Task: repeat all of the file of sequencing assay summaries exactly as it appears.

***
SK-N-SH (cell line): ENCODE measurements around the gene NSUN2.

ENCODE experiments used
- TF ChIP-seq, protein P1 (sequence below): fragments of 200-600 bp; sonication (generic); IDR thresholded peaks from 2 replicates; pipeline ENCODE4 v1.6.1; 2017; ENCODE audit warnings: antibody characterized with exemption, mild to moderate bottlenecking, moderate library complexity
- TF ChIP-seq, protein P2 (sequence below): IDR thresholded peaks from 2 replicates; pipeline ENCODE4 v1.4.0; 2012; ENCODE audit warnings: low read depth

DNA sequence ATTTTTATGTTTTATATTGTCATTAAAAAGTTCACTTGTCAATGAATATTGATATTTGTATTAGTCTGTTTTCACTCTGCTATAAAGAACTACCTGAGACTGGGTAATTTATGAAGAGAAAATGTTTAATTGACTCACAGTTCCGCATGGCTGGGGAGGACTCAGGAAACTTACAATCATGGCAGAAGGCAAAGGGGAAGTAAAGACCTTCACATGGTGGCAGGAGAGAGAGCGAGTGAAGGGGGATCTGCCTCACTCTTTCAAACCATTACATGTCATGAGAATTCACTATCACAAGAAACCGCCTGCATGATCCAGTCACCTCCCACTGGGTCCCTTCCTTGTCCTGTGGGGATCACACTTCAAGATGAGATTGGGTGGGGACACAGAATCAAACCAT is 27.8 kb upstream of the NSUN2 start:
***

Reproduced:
SK-N-SH (cell line): ENCODE measurements around the gene NSUN2.

ENCODE experiments used
- TF ChIP-seq, protein P1 (sequence below): fragments of 200-600 bp; sonication (generic); IDR thresholded peaks from 2 replicates; pipeline ENCODE4 v1.6.1; 2017; ENCODE audit warnings: antibody characterized with exemption, mild to moderate bottlenecking, moderate library complexity
- TF ChIP-seq, protein P2 (sequence below): IDR thresholded peaks from 2 replicates; pipeline ENCODE4 v1.4.0; 2012; ENCODE audit warnings: low read depth

DNA sequence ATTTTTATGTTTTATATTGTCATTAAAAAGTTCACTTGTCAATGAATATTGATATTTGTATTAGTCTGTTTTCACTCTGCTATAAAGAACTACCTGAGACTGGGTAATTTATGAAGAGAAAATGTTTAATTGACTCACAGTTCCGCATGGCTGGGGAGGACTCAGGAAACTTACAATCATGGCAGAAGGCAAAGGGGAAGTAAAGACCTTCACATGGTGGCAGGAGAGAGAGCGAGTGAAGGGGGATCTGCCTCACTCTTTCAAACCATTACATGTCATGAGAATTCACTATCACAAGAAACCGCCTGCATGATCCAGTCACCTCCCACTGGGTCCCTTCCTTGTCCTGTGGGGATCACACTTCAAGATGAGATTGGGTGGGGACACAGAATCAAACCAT is 27.8 kb upstream of the NSUN2 start: